Spanish explorers were the first Europeans to sample maté tea, when they traveled to Paraguay searching for precious metals in the late 1500’s. The explorers enlisted the help of the local Guaraní people in their quest for gold and silver, and were amazed at how the Indian workers remained so unwearied. Noticing that the maté tea seemed to be the source of the Guaraní Indians’ energy, it was not long before the Spanish were partaking in the beverage themselves. While they may not have found success with their search for precious metals, they had discovered an equally valuable commodity– Yerba Maté, or as the Guaraní Indians called it, “the drink of the gods.”
Soon, everyone from Argentine gauchos of the Pampean plains to the effete oligarchy of South America were imbibing in the drink. Maté tea’s influence spread to Europe too, where it quickly became all the rage. Today, it is still extremely common to see local people sipping maté from the iconic gourd cups throughout South America, especially in small group settings.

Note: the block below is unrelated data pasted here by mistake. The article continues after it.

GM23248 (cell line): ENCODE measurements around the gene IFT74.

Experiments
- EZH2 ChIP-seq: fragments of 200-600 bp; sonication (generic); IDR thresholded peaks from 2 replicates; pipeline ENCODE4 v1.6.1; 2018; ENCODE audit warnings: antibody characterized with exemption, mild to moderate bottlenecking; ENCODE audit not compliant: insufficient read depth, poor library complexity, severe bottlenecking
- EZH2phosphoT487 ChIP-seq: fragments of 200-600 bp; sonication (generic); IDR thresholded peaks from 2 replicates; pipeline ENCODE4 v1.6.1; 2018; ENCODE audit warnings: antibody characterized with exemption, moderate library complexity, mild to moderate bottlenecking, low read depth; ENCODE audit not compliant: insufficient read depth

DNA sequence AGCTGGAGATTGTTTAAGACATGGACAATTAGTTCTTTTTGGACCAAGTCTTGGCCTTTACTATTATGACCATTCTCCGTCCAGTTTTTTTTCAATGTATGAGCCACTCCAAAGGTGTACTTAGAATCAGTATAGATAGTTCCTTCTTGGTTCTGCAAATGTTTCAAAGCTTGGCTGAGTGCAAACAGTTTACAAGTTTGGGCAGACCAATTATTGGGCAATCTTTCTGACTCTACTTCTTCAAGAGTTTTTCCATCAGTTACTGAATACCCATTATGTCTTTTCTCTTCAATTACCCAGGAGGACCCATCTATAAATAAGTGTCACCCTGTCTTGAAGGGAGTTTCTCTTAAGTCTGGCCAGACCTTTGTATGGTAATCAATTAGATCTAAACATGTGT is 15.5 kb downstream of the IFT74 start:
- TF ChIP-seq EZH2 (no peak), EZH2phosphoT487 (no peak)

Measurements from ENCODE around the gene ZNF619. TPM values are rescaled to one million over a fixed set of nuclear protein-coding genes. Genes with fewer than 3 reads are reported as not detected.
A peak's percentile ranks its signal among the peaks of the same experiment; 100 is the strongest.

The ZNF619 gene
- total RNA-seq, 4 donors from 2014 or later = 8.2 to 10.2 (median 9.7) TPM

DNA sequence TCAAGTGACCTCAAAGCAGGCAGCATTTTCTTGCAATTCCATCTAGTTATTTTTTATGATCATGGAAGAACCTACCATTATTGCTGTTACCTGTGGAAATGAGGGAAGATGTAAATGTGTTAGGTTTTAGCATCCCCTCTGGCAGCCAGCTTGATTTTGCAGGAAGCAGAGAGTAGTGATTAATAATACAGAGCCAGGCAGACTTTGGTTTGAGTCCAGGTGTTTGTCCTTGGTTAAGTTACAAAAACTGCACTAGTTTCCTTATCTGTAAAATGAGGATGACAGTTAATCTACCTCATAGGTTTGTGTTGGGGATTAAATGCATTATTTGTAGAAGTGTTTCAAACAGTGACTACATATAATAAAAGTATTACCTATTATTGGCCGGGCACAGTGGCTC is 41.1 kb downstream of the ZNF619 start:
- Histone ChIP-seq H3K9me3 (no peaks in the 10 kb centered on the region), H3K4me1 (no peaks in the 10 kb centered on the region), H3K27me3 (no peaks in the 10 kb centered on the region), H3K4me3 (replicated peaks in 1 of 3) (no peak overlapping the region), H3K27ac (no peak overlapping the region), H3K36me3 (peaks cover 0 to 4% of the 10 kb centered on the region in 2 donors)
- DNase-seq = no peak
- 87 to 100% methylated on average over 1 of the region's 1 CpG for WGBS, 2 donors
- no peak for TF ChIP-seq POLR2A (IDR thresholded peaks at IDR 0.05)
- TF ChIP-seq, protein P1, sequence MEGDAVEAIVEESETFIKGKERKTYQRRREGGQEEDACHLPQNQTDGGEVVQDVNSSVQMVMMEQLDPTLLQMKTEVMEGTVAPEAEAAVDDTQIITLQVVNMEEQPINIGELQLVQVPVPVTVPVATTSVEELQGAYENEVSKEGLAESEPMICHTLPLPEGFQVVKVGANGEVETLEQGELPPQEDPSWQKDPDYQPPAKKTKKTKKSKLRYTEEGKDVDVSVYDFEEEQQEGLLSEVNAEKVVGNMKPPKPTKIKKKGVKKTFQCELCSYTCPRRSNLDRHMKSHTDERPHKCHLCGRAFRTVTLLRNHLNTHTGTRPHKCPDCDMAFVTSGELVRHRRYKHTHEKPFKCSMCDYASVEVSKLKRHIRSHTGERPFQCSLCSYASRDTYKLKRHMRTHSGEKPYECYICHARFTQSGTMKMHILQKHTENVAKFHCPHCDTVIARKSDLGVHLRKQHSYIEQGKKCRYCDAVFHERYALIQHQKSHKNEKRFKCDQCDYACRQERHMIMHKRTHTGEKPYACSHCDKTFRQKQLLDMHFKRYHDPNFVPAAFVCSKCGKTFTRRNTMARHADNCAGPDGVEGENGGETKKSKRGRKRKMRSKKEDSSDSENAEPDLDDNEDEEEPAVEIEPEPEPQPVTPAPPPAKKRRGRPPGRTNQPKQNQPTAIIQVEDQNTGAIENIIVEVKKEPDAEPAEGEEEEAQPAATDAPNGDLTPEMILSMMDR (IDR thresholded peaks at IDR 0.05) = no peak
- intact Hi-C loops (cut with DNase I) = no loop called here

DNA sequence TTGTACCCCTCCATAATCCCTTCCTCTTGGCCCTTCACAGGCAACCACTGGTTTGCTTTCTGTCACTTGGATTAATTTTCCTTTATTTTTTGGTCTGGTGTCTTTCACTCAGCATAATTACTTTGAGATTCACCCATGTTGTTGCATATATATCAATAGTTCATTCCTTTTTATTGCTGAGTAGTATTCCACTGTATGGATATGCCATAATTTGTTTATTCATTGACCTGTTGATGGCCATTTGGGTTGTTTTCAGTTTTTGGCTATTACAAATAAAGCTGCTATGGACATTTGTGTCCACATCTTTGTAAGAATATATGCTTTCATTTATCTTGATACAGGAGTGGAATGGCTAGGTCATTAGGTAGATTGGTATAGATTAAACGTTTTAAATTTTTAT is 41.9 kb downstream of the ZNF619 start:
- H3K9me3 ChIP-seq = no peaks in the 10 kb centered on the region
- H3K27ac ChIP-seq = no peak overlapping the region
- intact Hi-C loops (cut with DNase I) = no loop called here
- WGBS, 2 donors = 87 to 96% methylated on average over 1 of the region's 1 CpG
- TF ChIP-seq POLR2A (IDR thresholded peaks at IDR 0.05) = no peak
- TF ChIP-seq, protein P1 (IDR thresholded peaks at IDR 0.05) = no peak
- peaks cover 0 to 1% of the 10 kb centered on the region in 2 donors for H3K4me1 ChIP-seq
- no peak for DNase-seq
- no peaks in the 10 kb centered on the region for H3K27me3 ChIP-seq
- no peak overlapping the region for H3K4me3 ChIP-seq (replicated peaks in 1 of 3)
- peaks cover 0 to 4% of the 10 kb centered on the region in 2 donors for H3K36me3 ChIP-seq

It is important to note that there are some etiquette “rules” surrounding maté consumption. In South America, the same gourd and straw is used by everyone partaking in the beverage. Additionally, the person who brews and serves the maté must take the first sip before passing it along to others. This is because the maté may be the wrong temperature or strength, and it would be considered poor manners to serve badly prepared maté to guests. In fact, this initial serving of maté has a name: “maté del zonzo,” or “maté of the fool.”
After the person preparing the maté has confirmed that the flavor, temperature, and strength are good, the gourd is passed counterclockwise among the group. It is common for the hot water in the gourd to be refilled several times, allowing everyone to indulge. In fact, as more water is added, the strength of the maté tends to increase. This informal ritual is considered to be an act of bonding, friendship, and hospitality.
The Guaraní people of South America have long regarded yerba maté as a drink associated with health, vitality, and long life. Traditionally, it has been used as a stimulant, digestive aid, and tonic for depression and pain.*